Today is the release date for tenor Nicholas Phan’s latest album on Avie Records, Gods & Monsters. According to the advance material, this project fulfills “a life-long fascination with myths and legends.” From a musical point of view, the repertoire focuses entirely on Austrian and German composers from the Romantic period, which is definitely a time when artists of all different talents were turning to such myths and legends for inspiration. The specific composers are (in alphabetical order) Ludwig van Beethoven, Johannes Brahms, Gustav Mahler, Felix Mendelssohn, Franz Schubert, Robert Schumann, and Hugo Wolf. Phan’s accompanist in this project is pianist Myra Huang.
For those in London and those willing to make travel plans, this album serves a second purpose. Next month Phan will be making his recital debut at Wigmore Hall. His plan is to present this Gods & Monsters theme as the program for this debut. It would thus be reasonable to view this release as a “sneak preview” for that recital debut.
The album itself has been organized into five “topics” with the following titles:
- Mount Olympus
- Knights & Kings
- Things that Go Bump in the Night
- Fairy Tales
Presumably, these are labels that Phan chose, although the classifications tend to overlap. Fairy tales are frequently about royalty, and the ones collected by the Brothers Grimm often involve a fascination with those things that go bump in the night. Indeed, when one dives into the texts of the specific songs, there are strong indications that both the categories and the selections have been a bit arbitrary.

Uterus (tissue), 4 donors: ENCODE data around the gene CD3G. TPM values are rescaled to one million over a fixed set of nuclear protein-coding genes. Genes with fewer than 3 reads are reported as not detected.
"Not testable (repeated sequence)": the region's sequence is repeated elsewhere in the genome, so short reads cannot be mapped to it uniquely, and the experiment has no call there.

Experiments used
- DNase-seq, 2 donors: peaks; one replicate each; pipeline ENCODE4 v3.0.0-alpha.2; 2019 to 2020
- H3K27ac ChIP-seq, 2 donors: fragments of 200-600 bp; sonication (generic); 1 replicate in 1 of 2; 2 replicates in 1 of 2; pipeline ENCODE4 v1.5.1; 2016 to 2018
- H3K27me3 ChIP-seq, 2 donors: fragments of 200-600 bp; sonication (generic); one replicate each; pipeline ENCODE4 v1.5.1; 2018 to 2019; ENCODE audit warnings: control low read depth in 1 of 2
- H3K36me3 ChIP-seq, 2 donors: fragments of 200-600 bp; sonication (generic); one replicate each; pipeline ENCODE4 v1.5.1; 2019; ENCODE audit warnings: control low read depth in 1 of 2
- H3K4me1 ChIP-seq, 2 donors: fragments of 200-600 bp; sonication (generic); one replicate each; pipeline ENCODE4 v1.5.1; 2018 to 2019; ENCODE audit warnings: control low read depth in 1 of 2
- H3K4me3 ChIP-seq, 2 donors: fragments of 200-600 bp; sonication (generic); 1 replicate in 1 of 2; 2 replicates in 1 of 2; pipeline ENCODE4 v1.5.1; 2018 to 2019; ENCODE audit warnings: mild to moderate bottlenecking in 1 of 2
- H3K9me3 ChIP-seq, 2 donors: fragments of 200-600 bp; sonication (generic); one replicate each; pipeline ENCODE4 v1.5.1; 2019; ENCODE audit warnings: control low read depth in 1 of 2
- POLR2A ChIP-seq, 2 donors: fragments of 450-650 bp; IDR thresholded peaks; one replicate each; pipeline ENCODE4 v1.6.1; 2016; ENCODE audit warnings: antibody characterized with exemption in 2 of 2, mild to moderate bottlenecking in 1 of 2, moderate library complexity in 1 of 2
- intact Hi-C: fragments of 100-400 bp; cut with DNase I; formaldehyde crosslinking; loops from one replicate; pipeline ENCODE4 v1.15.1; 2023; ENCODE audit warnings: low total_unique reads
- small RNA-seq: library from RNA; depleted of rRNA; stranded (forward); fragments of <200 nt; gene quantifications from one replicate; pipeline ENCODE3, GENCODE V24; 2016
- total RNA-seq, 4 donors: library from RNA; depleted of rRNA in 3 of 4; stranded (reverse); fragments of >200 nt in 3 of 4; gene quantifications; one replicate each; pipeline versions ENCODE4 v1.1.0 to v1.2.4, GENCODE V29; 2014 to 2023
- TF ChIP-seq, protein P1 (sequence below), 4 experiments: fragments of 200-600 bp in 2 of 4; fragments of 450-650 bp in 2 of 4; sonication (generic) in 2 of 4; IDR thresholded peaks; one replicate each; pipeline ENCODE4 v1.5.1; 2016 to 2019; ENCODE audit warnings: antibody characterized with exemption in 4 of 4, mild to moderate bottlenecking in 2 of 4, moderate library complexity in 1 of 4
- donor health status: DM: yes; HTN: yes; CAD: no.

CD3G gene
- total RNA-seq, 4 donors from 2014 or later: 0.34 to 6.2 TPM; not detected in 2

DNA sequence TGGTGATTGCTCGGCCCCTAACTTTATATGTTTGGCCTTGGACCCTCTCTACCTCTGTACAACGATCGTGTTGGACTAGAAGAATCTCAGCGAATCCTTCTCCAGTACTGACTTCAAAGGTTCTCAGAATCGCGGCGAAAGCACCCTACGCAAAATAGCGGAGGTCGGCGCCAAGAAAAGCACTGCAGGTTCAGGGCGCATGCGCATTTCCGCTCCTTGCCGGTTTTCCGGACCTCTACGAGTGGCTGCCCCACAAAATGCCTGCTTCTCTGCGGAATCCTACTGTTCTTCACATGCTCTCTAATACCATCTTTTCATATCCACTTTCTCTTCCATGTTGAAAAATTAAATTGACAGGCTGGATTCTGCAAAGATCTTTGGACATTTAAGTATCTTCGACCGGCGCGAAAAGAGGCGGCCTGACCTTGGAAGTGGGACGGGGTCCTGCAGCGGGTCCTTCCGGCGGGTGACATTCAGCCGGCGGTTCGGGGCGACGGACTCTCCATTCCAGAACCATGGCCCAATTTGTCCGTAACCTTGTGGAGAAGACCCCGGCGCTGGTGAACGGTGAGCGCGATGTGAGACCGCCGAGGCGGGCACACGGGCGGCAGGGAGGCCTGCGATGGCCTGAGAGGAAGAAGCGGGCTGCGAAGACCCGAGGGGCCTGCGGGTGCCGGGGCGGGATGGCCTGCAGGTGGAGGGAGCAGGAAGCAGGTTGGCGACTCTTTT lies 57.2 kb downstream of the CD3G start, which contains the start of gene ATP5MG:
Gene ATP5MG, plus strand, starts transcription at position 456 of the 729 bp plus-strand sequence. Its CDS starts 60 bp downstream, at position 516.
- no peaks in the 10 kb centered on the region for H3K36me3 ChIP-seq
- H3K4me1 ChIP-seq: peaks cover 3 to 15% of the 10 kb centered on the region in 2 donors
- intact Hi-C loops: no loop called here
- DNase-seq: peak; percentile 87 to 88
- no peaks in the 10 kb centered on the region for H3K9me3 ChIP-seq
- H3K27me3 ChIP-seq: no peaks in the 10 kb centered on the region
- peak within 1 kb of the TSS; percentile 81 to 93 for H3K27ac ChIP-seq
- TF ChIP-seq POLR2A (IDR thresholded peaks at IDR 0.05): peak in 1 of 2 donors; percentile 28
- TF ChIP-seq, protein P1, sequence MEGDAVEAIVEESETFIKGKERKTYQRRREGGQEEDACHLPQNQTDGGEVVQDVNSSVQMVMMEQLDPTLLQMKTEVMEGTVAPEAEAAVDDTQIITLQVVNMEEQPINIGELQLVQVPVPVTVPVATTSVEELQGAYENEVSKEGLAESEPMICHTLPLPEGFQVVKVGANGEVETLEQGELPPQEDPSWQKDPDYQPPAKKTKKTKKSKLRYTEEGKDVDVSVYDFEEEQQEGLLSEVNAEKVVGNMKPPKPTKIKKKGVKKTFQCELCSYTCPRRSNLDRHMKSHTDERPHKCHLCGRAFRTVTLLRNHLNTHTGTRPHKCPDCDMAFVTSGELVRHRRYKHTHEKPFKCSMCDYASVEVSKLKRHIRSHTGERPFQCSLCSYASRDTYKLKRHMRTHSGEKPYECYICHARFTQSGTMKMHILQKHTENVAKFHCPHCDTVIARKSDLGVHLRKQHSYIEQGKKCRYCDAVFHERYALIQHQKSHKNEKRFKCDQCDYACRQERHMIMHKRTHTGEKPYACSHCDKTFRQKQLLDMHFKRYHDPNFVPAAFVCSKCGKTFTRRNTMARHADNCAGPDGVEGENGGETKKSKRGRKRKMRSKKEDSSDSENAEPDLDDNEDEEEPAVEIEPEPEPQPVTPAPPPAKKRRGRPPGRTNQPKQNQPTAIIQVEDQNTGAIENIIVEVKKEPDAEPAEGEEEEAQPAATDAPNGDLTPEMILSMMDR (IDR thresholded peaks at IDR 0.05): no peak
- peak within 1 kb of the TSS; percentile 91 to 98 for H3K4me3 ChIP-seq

None of this should matter to the serious listener. Phan’s tenor voice is well suited to the rhetorical proclivities of the composers he has selected. As a result, his technique and subjective approach to interpretation join forces to place each of the songs on this album in a favorable light, even when the composer is someone like Beethoven, who was never that comfortable with the vocal repertoire, or Mendelssohn, whose interests seem to have had more to do with piano virtuosity and his colleague Robert Schumann.
The primary sources of interest on this album are, as is probably expected, Schubert, Wolf, and Mahler. What is important is how, as a vocalist, Phan has a solid sense of how to approach each of these composers; and that sense has more to do with the characteristic styles of those composers than with the texts they are setting. For example he knows how to deal with the fragility of Wolf’s mental state without exploiting that state as an excuse for over-emoting. In a similar vein the most moving performance may well be that of Mahler’s “Wo die schönen Trompeten blasen,” whose text (from Des Knaben Wunderhorn) is a narrative unto itself, allowing Phan to present his talents as a sympathetic storyteller.
As a result the value of this new album may reside in the extent to which it amounts to a “virtual recital,” regardless of whether or not that recital has been given a “thematic organization.”